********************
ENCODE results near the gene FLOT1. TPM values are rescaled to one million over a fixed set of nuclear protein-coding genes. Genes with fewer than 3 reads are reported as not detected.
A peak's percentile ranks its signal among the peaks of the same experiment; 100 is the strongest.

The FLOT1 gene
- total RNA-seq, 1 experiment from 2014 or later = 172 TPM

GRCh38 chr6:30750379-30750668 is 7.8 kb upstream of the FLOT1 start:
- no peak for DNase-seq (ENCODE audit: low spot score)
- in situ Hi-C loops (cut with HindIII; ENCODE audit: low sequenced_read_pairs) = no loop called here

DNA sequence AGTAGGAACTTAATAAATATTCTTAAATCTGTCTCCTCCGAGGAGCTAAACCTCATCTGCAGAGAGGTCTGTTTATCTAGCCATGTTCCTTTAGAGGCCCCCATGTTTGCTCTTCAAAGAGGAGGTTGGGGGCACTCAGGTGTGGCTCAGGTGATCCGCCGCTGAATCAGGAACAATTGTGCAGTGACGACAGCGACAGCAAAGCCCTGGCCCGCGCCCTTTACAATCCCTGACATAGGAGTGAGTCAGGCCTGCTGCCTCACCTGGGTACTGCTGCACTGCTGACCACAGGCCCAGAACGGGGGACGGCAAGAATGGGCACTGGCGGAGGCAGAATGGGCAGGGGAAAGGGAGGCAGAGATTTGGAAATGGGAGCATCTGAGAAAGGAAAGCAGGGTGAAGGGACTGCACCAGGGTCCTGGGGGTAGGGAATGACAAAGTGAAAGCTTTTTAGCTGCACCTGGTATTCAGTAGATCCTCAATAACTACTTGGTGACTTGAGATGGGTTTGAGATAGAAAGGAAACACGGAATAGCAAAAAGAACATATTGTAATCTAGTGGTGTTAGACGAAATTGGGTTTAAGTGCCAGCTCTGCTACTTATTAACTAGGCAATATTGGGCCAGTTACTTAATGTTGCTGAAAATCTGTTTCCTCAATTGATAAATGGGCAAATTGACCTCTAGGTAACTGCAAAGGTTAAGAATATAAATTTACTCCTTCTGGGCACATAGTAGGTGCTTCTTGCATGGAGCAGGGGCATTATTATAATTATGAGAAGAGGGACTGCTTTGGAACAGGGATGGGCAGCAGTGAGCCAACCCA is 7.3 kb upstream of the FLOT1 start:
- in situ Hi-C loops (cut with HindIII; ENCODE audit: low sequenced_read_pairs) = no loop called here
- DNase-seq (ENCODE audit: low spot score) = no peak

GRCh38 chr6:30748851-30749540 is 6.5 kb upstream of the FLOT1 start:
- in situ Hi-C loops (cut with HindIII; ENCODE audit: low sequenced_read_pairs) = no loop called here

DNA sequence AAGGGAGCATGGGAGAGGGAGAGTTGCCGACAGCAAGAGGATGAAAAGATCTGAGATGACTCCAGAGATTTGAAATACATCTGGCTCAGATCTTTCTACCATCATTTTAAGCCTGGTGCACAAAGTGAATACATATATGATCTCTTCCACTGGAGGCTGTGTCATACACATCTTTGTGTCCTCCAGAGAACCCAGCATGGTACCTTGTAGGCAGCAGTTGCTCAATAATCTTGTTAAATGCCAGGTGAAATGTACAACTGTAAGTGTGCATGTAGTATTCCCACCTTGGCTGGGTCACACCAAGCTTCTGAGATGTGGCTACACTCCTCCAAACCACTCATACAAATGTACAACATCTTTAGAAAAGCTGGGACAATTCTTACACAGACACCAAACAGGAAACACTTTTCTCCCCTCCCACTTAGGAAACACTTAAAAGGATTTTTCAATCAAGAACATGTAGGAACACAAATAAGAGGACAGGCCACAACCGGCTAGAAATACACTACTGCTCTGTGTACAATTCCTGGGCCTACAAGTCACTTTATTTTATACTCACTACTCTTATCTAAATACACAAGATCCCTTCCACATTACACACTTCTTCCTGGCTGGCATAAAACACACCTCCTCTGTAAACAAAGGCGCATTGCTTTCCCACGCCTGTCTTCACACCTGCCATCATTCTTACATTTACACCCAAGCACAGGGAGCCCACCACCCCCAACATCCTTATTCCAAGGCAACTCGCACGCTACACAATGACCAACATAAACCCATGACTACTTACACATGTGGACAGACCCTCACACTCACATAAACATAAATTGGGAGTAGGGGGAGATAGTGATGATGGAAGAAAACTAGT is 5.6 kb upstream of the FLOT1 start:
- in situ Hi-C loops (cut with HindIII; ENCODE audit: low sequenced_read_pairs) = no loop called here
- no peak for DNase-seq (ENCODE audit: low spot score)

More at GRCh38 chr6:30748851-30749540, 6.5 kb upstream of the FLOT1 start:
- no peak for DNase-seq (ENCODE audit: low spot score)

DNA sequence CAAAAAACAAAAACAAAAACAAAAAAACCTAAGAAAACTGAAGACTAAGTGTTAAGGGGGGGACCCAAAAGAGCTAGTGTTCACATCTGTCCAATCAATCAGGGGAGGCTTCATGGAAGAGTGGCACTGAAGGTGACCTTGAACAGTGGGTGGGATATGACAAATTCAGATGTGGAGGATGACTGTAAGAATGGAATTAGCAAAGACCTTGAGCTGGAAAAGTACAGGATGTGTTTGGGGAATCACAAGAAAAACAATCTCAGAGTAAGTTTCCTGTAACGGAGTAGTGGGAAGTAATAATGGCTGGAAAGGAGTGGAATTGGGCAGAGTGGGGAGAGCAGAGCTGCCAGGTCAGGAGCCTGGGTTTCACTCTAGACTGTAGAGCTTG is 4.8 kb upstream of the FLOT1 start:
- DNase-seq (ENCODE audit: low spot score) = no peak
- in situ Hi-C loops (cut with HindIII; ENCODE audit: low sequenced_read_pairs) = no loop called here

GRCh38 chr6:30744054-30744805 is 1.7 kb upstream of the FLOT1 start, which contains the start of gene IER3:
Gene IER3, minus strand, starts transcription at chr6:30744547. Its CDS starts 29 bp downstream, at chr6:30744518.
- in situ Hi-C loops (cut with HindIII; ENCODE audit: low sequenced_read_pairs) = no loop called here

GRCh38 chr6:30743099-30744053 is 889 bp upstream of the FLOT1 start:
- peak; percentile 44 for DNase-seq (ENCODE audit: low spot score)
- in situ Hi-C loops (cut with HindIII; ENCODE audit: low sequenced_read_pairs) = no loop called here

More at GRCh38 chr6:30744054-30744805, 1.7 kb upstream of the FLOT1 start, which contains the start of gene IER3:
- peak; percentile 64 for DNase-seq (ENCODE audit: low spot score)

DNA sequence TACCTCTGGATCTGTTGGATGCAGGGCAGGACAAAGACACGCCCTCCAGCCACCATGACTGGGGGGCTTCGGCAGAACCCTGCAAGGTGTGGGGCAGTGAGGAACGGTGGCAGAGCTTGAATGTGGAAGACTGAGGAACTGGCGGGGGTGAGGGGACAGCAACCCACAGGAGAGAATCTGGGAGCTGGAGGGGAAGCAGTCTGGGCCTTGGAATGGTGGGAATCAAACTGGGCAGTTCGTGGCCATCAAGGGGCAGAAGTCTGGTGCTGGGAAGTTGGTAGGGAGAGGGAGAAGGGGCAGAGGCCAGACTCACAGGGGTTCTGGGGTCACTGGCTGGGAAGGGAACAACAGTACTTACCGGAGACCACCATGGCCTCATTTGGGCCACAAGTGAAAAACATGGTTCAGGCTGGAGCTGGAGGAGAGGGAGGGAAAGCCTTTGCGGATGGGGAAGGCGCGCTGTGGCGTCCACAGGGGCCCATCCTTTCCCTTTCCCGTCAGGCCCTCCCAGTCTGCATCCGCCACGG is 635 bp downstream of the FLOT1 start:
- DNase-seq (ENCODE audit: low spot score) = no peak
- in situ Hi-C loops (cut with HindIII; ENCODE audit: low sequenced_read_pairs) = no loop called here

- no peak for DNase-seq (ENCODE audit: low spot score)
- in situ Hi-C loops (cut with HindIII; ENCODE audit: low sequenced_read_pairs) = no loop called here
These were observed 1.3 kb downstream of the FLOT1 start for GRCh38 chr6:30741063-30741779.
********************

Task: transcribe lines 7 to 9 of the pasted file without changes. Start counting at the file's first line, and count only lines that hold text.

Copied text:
- in situ Hi-C loops (cut with HindIII; ENCODE audit: low sequenced_read_pairs) = no loop called here

DNA sequence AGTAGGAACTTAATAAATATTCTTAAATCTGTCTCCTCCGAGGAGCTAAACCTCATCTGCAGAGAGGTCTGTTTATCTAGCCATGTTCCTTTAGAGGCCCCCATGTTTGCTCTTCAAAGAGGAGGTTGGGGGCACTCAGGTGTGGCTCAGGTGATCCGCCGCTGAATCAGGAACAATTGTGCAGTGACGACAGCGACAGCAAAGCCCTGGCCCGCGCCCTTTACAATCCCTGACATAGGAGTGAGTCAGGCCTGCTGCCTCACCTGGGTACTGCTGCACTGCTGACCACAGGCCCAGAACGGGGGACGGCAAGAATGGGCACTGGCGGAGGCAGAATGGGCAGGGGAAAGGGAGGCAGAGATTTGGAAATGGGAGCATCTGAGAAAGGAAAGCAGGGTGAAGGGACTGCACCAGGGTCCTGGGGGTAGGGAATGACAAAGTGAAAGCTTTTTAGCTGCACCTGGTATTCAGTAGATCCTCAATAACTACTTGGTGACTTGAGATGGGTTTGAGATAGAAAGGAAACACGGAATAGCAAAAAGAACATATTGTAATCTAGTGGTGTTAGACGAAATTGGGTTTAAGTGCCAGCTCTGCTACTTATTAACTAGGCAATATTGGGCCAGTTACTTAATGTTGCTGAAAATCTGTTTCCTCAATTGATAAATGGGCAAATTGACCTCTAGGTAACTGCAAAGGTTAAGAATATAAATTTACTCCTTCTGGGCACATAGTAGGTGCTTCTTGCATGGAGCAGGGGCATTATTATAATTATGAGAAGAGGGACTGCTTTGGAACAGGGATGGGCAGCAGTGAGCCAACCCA is 7.3 kb upstream of the FLOT1 start:
- in situ Hi-C loops (cut with HindIII; ENCODE audit: low sequenced_read_pairs) = no loop called here